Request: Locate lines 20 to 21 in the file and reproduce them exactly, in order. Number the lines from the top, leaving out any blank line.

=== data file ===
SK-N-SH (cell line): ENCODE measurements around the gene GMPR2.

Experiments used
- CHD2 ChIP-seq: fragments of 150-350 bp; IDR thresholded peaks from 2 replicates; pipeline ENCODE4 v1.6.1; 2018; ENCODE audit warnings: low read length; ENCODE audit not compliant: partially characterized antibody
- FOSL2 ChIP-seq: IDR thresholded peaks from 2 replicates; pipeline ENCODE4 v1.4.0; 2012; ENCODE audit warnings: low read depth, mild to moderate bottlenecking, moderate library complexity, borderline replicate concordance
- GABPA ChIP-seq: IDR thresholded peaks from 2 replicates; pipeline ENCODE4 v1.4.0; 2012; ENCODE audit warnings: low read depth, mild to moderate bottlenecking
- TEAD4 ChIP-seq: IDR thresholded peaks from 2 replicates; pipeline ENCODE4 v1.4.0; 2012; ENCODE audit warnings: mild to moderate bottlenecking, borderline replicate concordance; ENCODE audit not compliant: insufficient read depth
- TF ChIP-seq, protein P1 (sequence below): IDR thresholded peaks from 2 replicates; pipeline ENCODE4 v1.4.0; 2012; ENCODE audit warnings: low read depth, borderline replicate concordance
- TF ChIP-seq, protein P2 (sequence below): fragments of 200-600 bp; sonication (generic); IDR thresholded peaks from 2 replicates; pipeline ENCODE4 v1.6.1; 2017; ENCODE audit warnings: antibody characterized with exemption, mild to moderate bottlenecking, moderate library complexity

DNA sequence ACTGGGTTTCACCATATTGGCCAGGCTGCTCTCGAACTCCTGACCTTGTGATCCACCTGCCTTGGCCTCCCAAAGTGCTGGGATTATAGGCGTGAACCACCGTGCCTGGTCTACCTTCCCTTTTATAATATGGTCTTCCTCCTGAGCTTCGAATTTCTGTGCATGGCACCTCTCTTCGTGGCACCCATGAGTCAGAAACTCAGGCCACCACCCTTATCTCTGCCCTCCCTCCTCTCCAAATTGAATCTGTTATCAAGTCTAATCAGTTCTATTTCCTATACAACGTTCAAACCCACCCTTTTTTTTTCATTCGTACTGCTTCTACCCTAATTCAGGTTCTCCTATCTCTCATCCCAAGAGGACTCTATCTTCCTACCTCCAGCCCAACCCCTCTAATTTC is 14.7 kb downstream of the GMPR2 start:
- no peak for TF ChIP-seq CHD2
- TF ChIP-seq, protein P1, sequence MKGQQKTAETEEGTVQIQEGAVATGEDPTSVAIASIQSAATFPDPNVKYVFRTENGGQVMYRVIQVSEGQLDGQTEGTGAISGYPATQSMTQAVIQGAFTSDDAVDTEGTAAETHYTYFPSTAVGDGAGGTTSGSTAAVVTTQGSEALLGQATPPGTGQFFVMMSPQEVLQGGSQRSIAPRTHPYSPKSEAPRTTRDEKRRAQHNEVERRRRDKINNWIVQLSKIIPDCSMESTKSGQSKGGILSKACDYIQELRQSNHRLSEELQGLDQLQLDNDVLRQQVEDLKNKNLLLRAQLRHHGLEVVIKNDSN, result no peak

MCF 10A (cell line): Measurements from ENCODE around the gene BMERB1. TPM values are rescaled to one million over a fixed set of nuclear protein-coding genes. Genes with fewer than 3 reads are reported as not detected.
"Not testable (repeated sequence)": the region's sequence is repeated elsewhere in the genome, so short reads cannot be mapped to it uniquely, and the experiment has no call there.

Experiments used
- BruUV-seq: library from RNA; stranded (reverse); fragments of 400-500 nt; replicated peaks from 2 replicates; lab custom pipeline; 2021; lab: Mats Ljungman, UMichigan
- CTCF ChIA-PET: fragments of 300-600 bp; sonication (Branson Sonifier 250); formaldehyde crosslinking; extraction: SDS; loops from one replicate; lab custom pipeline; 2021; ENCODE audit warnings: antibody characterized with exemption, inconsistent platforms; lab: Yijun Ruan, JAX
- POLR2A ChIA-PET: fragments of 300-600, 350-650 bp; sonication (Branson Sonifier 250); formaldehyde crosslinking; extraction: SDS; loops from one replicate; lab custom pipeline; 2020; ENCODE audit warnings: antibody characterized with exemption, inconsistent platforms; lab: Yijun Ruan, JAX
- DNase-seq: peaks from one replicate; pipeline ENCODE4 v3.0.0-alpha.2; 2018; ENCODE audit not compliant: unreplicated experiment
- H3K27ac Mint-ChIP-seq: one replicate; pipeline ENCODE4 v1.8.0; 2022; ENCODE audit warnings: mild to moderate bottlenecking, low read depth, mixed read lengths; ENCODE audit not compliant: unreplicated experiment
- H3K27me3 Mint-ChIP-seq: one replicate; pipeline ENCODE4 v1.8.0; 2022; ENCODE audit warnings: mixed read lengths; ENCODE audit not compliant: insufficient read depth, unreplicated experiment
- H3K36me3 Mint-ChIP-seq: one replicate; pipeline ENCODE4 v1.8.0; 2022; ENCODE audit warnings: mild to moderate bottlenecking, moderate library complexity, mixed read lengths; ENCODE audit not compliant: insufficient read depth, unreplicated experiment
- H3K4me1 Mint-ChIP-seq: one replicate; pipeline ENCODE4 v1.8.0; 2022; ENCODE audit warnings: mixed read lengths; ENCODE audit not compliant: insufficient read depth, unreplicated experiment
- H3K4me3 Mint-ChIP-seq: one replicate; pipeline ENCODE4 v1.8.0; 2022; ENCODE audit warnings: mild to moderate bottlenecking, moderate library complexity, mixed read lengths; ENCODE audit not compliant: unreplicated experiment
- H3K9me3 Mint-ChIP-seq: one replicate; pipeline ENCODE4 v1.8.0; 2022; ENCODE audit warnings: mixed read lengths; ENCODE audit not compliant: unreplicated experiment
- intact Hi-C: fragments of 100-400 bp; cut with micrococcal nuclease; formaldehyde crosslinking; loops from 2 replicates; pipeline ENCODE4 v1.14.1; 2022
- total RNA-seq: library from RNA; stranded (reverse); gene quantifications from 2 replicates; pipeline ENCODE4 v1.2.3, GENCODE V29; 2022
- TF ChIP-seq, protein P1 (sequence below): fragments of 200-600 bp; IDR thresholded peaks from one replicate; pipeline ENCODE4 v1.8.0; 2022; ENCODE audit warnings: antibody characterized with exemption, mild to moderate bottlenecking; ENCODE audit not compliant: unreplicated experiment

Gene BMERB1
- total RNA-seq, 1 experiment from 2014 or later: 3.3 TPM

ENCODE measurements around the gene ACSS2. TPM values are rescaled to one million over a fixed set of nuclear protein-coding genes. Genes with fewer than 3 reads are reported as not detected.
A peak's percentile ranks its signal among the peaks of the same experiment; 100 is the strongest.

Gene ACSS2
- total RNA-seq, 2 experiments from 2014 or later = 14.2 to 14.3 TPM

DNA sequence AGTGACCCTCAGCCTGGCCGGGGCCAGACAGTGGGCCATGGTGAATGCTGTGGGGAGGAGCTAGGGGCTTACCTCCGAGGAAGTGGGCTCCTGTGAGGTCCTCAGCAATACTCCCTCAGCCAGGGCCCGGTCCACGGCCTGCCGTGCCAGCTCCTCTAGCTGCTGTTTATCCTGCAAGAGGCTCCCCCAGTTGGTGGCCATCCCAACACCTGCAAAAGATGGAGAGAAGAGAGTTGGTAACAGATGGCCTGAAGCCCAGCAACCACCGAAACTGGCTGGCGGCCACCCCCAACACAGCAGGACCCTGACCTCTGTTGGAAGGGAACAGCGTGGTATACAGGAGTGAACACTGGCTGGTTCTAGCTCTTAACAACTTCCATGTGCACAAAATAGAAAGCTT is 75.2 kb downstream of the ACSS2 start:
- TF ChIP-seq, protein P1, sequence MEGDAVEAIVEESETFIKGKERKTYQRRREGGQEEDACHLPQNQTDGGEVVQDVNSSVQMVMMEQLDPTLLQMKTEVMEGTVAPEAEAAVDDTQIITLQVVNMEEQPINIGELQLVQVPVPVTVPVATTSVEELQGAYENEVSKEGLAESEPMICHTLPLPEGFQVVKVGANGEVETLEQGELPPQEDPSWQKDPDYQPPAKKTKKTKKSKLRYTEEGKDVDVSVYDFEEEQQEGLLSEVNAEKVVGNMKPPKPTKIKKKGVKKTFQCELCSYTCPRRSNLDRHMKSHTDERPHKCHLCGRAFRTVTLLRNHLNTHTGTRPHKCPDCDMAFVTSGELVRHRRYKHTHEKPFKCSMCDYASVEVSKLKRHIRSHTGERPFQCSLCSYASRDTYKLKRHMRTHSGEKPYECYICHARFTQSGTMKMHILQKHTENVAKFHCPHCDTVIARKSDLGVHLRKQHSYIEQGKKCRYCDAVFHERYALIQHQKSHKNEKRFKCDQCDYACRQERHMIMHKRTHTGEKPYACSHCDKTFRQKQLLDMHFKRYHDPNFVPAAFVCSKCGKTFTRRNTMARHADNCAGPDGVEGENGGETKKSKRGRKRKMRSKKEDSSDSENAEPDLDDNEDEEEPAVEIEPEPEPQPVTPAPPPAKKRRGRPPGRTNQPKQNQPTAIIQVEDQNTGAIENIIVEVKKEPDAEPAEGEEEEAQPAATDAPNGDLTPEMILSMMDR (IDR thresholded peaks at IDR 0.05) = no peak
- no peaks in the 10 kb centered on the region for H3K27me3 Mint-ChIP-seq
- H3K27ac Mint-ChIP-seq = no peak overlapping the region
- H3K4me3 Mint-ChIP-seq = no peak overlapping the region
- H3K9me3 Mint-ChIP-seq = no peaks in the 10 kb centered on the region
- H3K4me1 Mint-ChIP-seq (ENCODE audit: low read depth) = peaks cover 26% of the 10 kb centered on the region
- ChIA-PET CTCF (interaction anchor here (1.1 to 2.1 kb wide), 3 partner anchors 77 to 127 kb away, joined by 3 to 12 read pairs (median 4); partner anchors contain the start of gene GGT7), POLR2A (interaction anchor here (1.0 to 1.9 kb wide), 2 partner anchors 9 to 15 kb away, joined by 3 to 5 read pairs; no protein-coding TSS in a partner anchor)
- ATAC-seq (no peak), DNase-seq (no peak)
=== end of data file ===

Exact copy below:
- H3K27me3 Mint-ChIP-seq: one replicate; pipeline ENCODE4 v1.8.0; 2022; ENCODE audit warnings: mixed read lengths; ENCODE audit not compliant: insufficient read depth, unreplicated experiment
- H3K36me3 Mint-ChIP-seq: one replicate; pipeline ENCODE4 v1.8.0; 2022; ENCODE audit warnings: mild to moderate bottlenecking, moderate library complexity, mixed read lengths; ENCODE audit not compliant: insufficient read depth, unreplicated experiment